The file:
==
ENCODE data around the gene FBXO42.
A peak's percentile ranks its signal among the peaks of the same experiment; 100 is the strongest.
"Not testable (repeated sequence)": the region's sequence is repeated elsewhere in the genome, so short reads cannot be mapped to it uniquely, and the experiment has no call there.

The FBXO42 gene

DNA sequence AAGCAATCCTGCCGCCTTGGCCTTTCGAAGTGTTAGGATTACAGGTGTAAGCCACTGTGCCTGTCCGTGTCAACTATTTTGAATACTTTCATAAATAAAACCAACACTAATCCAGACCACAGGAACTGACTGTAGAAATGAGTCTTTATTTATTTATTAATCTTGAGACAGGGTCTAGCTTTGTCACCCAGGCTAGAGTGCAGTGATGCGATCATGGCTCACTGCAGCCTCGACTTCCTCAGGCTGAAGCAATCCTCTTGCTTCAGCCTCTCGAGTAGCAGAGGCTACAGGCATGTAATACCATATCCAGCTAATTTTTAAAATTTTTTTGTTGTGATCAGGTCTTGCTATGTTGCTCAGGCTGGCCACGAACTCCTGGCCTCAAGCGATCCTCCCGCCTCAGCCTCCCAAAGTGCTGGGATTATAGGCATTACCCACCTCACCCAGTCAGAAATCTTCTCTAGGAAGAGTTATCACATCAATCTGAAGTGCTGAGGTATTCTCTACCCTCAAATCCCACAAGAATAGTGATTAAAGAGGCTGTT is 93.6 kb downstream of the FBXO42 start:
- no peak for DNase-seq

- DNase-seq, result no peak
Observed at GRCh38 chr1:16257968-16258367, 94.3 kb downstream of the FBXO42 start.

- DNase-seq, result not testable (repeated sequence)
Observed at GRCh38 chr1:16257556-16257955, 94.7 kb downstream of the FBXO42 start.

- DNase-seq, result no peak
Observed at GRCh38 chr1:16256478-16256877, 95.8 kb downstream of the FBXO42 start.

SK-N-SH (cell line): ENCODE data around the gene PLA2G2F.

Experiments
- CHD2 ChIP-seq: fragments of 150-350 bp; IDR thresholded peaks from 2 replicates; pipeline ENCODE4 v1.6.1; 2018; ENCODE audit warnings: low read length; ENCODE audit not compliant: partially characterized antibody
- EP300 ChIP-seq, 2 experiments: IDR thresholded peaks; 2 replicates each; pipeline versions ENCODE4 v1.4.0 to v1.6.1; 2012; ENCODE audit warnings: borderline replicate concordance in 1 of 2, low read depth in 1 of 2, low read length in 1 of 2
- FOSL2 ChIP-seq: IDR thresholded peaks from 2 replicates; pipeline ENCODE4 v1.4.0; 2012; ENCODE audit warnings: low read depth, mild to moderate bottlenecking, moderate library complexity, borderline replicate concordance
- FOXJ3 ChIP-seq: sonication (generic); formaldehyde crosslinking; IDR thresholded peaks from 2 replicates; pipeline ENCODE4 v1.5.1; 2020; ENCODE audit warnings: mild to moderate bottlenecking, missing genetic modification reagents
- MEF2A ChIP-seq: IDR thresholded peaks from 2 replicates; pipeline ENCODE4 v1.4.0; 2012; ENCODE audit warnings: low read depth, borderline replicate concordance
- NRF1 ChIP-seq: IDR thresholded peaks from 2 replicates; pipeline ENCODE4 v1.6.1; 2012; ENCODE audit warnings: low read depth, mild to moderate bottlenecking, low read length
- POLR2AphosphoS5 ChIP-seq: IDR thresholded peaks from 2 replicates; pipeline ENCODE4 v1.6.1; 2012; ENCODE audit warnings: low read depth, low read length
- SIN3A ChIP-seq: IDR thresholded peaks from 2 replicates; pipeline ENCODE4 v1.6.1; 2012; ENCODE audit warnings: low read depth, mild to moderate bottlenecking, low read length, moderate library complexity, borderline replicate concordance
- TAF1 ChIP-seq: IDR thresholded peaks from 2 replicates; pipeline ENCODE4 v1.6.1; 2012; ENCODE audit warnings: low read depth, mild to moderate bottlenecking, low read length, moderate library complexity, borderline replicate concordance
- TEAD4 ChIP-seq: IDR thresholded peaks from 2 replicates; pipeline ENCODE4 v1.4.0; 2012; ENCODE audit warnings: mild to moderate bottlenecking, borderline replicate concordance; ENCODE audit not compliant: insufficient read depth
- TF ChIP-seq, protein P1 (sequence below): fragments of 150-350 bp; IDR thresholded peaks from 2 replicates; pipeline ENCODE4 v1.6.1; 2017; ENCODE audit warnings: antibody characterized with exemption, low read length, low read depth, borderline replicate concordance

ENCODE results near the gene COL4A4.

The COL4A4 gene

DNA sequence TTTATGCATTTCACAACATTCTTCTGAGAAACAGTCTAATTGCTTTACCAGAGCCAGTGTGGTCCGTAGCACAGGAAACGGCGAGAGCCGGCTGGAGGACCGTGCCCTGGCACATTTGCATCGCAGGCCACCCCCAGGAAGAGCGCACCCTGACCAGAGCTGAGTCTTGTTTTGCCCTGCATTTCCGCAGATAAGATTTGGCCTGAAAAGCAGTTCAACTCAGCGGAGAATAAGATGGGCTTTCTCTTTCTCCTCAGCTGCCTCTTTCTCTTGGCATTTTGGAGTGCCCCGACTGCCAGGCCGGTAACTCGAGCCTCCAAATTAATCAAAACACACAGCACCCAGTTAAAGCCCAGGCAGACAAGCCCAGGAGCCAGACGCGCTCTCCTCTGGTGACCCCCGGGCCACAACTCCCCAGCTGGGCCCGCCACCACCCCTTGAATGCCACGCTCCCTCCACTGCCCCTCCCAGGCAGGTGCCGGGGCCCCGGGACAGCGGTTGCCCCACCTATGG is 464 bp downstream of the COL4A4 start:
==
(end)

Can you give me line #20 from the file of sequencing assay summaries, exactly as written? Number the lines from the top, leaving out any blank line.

- NRF1 ChIP-seq: IDR thresholded peaks from 2 replicates; pipeline ENCODE4 v1.6.1; 2012; ENCODE audit warnings: low read depth, mild to moderate bottlenecking, low read length